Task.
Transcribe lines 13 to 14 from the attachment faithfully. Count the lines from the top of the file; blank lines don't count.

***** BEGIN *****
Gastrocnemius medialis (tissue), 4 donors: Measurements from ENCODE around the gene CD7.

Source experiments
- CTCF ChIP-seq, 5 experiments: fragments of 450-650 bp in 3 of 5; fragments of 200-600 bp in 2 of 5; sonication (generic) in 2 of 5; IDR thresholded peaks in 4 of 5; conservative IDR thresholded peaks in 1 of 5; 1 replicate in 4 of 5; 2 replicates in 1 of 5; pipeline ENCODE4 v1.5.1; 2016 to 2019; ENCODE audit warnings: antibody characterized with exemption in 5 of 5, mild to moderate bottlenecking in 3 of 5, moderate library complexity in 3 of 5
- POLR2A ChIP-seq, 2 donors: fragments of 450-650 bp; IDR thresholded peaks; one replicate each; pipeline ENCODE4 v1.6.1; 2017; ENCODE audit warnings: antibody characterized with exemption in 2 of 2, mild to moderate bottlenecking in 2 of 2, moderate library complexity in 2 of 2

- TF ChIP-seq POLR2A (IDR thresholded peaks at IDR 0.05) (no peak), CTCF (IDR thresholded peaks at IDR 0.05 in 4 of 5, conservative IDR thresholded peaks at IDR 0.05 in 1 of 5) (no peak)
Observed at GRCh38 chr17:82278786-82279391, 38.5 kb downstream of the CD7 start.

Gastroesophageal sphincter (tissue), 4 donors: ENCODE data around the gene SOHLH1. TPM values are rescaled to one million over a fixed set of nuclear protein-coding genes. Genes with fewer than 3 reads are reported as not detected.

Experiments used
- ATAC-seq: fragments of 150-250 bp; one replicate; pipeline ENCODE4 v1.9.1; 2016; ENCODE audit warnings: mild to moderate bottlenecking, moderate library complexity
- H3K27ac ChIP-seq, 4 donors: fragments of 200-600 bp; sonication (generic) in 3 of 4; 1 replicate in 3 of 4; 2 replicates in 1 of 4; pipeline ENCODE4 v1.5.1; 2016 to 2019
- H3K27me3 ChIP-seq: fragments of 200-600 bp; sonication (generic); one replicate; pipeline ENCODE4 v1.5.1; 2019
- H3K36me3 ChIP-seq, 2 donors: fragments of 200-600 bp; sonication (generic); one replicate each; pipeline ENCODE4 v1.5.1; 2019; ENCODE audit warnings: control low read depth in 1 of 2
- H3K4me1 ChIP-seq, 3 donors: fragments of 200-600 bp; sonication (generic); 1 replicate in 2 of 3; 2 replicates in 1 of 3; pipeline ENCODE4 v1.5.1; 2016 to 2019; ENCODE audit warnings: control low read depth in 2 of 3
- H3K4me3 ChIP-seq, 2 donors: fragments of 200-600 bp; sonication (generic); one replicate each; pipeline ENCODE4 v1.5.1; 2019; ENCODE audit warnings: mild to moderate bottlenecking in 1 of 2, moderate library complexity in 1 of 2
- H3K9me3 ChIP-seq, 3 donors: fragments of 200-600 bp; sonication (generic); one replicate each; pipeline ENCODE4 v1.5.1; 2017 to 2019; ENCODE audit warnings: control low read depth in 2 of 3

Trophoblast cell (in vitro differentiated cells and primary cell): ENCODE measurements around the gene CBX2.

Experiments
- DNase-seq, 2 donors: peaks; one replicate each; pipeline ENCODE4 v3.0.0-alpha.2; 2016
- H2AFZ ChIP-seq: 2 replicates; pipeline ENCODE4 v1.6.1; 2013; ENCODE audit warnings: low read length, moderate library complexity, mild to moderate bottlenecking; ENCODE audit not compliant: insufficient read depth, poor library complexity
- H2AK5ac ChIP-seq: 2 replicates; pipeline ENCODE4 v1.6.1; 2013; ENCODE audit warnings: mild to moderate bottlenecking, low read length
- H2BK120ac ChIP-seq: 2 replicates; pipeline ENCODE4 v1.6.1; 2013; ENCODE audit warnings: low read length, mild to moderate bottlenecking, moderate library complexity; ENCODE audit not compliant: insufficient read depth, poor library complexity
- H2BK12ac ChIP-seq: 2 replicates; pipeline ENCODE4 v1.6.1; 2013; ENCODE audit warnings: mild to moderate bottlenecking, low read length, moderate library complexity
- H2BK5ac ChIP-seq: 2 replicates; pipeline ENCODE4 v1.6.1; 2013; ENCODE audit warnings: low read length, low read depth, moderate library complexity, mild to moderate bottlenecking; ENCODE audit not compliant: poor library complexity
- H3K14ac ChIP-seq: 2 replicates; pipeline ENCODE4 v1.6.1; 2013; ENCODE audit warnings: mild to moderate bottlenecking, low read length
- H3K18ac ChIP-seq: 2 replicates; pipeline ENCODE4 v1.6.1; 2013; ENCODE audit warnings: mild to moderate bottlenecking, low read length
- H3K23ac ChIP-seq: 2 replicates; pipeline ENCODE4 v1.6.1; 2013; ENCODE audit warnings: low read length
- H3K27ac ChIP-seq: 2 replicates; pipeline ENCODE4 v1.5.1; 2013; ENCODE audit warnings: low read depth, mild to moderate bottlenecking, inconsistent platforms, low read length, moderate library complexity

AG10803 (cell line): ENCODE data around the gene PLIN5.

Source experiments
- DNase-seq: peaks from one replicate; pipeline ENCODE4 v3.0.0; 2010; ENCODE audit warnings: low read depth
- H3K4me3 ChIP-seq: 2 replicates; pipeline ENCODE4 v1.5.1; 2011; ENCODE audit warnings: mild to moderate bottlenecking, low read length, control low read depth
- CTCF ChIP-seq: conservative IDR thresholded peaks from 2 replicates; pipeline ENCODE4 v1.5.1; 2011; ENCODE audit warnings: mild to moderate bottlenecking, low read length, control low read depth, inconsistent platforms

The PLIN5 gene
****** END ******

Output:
- H3K4me1 ChIP-seq, 3 donors: fragments of 200-600 bp; sonication (generic); 1 replicate in 2 of 3; 2 replicates in 1 of 3; pipeline ENCODE4 v1.5.1; 2016 to 2019; ENCODE audit warnings: control low read depth in 2 of 3
- H3K4me3 ChIP-seq, 2 donors: fragments of 200-600 bp; sonication (generic); one replicate each; pipeline ENCODE4 v1.5.1; 2019; ENCODE audit warnings: mild to moderate bottlenecking in 1 of 2, moderate library complexity in 1 of 2